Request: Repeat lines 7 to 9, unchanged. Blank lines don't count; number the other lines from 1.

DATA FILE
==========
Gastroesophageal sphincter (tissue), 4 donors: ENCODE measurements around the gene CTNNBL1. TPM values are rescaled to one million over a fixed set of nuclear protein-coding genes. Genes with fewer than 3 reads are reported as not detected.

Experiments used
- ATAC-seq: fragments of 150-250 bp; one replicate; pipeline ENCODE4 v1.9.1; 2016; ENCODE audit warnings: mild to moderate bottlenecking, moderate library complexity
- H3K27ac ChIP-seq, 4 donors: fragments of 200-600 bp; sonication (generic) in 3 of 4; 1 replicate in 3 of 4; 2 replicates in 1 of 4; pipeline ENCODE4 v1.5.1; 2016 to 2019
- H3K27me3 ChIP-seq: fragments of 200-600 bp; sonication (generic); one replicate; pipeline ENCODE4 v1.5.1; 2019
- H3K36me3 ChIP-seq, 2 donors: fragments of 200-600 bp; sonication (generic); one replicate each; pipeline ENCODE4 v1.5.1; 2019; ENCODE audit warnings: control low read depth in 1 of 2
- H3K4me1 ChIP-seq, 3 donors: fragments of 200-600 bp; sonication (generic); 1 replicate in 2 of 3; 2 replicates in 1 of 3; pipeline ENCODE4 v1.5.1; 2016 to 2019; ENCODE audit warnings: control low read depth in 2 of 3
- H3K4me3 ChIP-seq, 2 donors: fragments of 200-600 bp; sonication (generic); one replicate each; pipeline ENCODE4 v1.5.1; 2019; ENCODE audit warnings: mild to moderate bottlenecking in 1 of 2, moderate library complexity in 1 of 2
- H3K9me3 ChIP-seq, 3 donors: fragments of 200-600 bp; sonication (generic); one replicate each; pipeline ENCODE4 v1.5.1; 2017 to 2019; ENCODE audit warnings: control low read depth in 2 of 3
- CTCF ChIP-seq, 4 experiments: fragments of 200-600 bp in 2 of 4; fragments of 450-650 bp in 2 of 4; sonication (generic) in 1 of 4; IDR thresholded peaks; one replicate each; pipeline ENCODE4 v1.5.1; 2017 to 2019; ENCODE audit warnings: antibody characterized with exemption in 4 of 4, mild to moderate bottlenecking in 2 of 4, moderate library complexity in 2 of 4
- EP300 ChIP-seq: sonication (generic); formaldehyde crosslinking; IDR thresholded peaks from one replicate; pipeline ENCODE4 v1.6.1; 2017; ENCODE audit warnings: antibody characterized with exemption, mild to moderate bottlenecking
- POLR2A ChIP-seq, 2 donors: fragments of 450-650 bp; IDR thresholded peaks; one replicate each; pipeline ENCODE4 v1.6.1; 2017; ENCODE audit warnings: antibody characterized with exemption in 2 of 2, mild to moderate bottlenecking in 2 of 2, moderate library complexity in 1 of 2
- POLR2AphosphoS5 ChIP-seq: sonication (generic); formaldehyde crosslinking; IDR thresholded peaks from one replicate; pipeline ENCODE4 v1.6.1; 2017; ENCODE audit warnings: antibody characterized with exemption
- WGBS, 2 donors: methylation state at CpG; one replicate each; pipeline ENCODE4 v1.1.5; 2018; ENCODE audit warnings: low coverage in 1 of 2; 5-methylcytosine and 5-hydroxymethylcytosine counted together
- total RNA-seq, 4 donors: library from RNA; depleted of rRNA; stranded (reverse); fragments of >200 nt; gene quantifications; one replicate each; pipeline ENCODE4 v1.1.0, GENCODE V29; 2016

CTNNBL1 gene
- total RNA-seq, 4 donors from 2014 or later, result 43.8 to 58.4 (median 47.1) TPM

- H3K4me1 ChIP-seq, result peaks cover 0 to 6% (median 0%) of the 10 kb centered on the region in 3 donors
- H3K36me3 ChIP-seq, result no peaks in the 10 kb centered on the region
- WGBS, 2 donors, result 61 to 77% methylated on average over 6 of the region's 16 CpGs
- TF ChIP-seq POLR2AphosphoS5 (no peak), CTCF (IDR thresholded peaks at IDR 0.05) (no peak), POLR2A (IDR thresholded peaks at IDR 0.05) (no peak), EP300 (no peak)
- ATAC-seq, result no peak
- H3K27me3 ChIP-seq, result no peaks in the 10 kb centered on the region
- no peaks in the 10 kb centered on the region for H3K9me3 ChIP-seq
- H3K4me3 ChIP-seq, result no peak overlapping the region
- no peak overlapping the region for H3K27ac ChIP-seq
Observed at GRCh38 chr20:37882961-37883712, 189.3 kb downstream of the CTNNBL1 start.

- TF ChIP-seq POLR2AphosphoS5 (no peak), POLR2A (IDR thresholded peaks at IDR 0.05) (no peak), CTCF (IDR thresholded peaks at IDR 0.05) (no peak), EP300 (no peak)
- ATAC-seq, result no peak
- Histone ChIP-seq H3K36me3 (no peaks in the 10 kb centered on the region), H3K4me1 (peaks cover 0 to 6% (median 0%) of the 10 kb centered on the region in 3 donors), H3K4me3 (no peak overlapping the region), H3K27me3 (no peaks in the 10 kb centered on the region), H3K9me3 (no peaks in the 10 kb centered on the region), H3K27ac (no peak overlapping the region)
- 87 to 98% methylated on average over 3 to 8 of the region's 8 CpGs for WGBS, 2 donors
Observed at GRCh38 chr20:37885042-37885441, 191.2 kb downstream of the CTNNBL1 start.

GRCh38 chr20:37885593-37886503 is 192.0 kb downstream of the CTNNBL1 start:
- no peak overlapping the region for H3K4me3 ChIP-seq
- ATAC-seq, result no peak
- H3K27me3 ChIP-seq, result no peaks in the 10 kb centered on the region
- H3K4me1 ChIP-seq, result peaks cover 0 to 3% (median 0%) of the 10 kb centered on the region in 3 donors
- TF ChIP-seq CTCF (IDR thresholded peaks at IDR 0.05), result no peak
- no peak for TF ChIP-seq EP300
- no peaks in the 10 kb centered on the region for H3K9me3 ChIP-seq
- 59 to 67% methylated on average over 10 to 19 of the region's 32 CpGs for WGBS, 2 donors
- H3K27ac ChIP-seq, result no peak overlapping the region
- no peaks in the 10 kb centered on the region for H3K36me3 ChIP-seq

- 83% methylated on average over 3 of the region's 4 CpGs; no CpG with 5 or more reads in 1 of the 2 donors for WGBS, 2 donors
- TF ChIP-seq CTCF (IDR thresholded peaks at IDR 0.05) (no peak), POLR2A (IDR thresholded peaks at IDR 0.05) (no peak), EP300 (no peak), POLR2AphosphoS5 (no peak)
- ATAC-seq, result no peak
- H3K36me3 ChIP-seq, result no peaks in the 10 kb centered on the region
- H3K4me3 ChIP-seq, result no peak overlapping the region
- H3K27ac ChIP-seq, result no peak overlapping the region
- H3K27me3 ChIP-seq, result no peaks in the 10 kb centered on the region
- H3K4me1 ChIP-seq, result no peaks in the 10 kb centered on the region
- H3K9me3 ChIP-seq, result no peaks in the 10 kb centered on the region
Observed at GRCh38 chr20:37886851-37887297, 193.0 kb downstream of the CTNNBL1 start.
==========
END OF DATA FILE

- H3K4me1 ChIP-seq, 3 donors: fragments of 200-600 bp; sonication (generic); 1 replicate in 2 of 3; 2 replicates in 1 of 3; pipeline ENCODE4 v1.5.1; 2016 to 2019; ENCODE audit warnings: control low read depth in 2 of 3
- H3K4me3 ChIP-seq, 2 donors: fragments of 200-600 bp; sonication (generic); one replicate each; pipeline ENCODE4 v1.5.1; 2019; ENCODE audit warnings: mild to moderate bottlenecking in 1 of 2, moderate library complexity in 1 of 2
- H3K9me3 ChIP-seq, 3 donors: fragments of 200-600 bp; sonication (generic); one replicate each; pipeline ENCODE4 v1.5.1; 2017 to 2019; ENCODE audit warnings: control low read depth in 2 of 3